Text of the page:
Wednesday, October 28, 2020
It is natural to want to learn from failures or lost sales situations. Companies spend a lot of time and effort training, preparing, and selling their products and services in competitive environments. When a deal is lost, it makes great sense to want to learn why. In fact, we see this all the time in new sales conversations with our own prospects at Anova. Nine out of ten times when we ask companies interested in win / loss what they are trying to get out of a research program, at least one of the organization’s objectives is to learn from their losses.
But what about the wins? Are there valuable teachings beyond knowing why you won?
Absolutely. In fact, recent Anova research revealed that 36% of win situations experience a post-sale issue. Put another way, even though the decision was a win, just over one-third of new clients have an experience that jeopardizes the long-term relationship.
These relationships begin on fragile terms and need help sooner rather than later. Do any of these common post-sales issues sound familiar?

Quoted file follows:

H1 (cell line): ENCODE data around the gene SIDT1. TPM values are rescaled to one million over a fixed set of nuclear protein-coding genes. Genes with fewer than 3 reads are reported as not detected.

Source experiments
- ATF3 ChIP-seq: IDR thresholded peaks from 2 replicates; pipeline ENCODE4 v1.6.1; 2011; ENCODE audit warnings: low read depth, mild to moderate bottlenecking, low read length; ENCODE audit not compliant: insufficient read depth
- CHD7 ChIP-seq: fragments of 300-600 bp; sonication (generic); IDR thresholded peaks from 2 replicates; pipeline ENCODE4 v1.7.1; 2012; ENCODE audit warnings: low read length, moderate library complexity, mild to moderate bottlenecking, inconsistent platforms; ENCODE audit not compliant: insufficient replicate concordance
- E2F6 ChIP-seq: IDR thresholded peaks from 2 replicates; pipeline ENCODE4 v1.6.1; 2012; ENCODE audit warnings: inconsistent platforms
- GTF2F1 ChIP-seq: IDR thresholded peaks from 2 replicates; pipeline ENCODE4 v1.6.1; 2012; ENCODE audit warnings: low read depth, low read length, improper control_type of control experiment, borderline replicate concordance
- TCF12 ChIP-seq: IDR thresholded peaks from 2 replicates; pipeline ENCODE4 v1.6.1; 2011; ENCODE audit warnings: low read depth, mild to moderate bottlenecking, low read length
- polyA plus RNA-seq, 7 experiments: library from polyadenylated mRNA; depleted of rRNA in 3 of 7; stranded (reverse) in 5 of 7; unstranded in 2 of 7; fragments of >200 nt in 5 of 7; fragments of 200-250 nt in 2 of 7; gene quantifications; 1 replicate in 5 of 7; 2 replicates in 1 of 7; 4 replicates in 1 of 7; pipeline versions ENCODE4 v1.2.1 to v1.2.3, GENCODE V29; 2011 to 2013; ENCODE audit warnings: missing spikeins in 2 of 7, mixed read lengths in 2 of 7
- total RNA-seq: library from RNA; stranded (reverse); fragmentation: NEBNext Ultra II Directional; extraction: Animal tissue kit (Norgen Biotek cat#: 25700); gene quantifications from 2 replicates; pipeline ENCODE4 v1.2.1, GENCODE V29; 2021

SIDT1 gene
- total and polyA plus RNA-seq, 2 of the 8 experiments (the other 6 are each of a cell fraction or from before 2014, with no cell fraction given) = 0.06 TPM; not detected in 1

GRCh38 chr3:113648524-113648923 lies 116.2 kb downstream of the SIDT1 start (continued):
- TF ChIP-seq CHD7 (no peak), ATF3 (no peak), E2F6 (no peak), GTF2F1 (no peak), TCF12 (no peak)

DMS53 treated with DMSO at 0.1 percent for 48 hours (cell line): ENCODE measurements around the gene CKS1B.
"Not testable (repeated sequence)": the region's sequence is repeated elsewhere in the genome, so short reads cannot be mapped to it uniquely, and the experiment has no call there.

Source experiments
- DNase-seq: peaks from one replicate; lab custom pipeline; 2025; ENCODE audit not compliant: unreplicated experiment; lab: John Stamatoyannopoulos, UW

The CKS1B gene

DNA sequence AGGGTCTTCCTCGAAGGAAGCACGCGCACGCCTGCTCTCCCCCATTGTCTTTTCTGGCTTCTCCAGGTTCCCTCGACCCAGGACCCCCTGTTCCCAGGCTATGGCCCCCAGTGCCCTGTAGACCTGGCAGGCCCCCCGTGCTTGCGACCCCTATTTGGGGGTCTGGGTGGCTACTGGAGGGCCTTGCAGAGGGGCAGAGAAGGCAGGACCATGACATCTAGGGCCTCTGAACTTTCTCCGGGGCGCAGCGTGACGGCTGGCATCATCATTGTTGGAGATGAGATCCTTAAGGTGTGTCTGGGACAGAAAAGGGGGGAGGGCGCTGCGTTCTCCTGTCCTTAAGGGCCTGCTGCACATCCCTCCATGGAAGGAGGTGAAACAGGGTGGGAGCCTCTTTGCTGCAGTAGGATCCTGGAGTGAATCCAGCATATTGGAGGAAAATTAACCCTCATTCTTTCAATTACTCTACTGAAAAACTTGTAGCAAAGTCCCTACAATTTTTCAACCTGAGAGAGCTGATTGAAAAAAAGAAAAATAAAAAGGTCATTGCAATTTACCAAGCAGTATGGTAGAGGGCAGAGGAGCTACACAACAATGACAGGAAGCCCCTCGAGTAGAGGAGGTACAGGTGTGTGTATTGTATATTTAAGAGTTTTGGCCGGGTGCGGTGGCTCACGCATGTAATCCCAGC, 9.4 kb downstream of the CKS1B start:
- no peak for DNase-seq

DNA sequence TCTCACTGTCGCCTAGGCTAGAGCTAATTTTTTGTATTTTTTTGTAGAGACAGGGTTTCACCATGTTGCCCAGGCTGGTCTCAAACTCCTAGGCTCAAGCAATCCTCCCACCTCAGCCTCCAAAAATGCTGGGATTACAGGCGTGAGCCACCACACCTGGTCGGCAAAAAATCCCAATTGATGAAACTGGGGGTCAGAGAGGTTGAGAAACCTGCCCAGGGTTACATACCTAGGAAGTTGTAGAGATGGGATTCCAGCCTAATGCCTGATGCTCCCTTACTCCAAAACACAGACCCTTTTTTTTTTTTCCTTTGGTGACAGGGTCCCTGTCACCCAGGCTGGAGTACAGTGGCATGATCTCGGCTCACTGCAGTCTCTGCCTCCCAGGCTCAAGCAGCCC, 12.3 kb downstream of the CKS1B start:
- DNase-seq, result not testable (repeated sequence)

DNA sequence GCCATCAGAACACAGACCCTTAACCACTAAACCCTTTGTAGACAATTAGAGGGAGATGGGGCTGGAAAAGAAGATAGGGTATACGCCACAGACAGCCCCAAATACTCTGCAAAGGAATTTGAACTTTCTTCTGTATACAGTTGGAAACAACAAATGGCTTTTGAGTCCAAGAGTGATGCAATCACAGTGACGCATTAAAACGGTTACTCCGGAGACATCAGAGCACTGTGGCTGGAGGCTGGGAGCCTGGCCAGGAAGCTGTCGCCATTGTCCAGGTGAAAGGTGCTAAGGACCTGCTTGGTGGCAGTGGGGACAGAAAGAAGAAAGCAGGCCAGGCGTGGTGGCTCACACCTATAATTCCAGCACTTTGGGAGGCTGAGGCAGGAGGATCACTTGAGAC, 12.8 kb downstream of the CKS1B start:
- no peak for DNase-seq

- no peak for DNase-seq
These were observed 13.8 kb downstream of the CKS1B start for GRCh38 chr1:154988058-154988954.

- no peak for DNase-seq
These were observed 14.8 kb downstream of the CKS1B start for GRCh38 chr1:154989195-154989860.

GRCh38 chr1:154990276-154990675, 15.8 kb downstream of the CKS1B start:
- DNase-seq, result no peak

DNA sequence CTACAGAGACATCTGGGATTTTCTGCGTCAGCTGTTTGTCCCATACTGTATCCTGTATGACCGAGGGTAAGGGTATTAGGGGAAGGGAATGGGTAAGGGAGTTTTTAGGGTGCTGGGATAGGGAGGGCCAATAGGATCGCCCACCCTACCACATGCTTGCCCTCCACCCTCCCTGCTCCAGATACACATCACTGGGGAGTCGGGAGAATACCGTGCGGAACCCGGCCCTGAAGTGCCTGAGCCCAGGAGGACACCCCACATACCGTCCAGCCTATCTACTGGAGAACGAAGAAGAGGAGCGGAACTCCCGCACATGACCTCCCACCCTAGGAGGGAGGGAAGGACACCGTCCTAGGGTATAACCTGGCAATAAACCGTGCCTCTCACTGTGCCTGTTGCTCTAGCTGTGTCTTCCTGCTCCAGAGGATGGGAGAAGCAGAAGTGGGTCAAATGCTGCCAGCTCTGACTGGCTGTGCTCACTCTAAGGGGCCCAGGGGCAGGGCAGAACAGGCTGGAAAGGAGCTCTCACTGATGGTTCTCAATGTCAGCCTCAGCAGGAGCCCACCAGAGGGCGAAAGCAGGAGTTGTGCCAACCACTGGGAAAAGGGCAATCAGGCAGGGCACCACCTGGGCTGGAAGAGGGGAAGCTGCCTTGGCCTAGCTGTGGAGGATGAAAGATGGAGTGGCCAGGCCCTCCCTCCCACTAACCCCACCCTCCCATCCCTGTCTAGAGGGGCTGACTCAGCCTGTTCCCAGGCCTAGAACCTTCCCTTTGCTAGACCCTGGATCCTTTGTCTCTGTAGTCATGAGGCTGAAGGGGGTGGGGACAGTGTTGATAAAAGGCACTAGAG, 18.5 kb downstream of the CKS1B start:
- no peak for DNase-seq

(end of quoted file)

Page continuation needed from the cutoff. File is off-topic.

Think of client relationships that may have encountered any of the above problems. It becomes incredibly difficult for organizations to then turn the customer into a satisfied, loyal, referenceable client after a post-sale issue. When the cost of obtaining a new customer is estimated to be 7x as high as retaining an existing one, and after the sales team has just recently undergone the effort to win the deal, it pays to make sure the relationship starts off on the right foot.
Instead, as Anova’s research shows, sales teams are often guilty of closing the deal, tallying the win, and moving on. However, that transition between prospect and client is paramount and all too often can make or break the overall success of that client engagement.
The ability to uncover which clients may be starting off a relationship on rocky grounds, and what issues may be plaguing them, are why collecting win data is so important for successful organizations. Learning from winning sales situations provides organizations with valuable insights into new client relationships and can play a critical part of the new client’s onboarding process, providing information such as:
Just because a deal is won does not mean it will be a win forever. Organizations need to have a tool available to them to ensure the transition from prospect to client is handled with the care any long-term relationship deserves.
Think of a win transcript as a point-in-time client satisfaction measure. Is the client starting off on the right foot with the organization or are there already issues and missed expectations that need attention? We can’t forget that in most wins, there was a runner-up that is one email or call away.